Tag Archives: immigration

Immigration policy

Gay cake

I know at least two same-sex bi-national couples. Unlike their heterosexual counterparts, unless the foreign partner can attain a green card through other channels, they are always forced to make painful choices in order to stay together.

If you have ever deeply loved another person and had that love returned, you know what you would sacrifice to keep that love. This is the same equation that these couples work through. There is new legislation being proposed that would include bi-national same-sex couples in immigration reform. I urge you to take a few moments to write a letter. You can use the following letter I wrote:

To the Honorable Senator [name],

I’m writing to ask you to include bi-national same-sex couples in immigration reform. Specific provisions for same-sex bi-national couples MUST be included in ANY comprehensive immigration reform bill going forward. America’s gay and lesbian citizens should not be forced to choose between loved ones and country.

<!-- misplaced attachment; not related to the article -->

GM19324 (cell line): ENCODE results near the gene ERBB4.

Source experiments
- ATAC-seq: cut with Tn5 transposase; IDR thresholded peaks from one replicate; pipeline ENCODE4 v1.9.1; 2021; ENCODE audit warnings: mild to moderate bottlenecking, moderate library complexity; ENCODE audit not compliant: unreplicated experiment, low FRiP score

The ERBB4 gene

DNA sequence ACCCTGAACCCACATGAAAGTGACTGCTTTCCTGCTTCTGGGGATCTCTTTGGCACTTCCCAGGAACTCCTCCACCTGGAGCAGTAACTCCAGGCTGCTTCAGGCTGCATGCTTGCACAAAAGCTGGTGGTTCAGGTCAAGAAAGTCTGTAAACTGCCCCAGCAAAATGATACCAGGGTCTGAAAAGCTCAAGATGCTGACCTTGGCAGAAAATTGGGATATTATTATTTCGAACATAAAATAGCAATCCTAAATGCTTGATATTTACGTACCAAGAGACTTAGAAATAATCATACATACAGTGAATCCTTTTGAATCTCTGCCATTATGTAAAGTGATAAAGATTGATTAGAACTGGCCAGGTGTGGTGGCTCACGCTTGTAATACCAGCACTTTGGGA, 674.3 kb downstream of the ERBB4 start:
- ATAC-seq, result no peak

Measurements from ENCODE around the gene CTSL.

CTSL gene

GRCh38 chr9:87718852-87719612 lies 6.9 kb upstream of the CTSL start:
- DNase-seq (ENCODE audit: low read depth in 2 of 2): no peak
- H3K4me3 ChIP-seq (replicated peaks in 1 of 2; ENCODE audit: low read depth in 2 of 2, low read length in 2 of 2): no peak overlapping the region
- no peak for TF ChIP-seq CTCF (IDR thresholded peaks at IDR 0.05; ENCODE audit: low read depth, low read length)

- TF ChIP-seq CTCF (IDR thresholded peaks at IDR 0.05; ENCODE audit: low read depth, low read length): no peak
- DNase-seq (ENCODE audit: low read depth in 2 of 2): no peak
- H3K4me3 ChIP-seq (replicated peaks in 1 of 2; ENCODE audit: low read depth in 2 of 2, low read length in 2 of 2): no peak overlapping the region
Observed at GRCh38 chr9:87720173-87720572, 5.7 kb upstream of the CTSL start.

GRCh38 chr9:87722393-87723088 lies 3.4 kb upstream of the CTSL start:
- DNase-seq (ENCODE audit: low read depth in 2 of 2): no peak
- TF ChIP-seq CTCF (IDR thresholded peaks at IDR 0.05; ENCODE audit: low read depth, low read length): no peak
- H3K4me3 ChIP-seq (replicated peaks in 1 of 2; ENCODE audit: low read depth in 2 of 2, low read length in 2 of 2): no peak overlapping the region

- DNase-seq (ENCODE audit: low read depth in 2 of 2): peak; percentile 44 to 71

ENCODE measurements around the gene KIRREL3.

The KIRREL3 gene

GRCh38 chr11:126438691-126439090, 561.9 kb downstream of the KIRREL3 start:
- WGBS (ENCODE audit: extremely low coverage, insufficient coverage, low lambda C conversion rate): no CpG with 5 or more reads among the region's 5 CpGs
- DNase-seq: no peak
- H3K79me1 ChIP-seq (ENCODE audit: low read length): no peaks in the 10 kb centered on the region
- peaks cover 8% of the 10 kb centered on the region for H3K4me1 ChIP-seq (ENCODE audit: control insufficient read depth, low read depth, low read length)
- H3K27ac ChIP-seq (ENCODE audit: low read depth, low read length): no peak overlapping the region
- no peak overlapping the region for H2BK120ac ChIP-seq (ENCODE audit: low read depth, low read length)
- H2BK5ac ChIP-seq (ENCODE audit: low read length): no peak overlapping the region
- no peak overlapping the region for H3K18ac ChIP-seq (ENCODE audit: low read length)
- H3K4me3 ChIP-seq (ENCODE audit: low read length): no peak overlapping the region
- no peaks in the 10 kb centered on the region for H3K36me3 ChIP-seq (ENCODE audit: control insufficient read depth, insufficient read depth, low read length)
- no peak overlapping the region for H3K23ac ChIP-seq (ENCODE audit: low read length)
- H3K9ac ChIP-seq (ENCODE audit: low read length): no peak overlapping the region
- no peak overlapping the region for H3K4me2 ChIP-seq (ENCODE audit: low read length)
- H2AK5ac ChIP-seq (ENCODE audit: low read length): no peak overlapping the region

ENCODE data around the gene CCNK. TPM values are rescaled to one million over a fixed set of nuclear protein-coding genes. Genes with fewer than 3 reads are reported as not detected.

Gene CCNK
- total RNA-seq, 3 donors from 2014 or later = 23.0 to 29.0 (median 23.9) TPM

This is an important and highly personal issue for me. In 2007, my friends, a same-sex bi-national couple, moved to Canada because of the current immigration laws did not allow them to remain in the U.S. together. Sze came to the U.S. from Malaysia as a student 12 years earlier and earned a degree in Computer Science. But with her work visa expiring, she and her wife, Nadine, a U.S. citizen, left their friends, family, careers, and community behind. They were fortunate to be able to move back in 2011 when Sze got a job that sponsored her for another work permit. If the federal government had recognized their marriage, they would not have had to spend four years in another country. While in Canada, they met dozens of other couples who moved from the U.S. in order to stay with their partners.

I met another same-sex bi-national couple while I was traveling in SE Asia a few years ago who have not been able to stay in America, for the same reason as Nadine and Sze. But unlike Nadine and Sze, they haven’t been able to return. They have been separated from the support of friends and family because Tony cannot sponsor Thomas to remain in the United States.

I think this is a terrible injustice. As one of your constituents, I respectfully ask that you support gay and lesbian inclusive immigration reform.

You can write to your legislator here or call the Capitol Switchboard at (202) 224-3121.